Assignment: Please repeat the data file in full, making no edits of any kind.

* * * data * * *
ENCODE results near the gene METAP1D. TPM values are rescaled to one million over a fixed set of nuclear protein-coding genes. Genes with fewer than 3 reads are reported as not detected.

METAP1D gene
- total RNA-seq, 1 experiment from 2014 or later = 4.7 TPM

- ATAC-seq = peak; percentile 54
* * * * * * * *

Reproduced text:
ENCODE results near the gene METAP1D. TPM values are rescaled to one million over a fixed set of nuclear protein-coding genes. Genes with fewer than 3 reads are reported as not detected.

METAP1D gene
- total RNA-seq, 1 experiment from 2014 or later = 4.7 TPM

- ATAC-seq = peak; percentile 54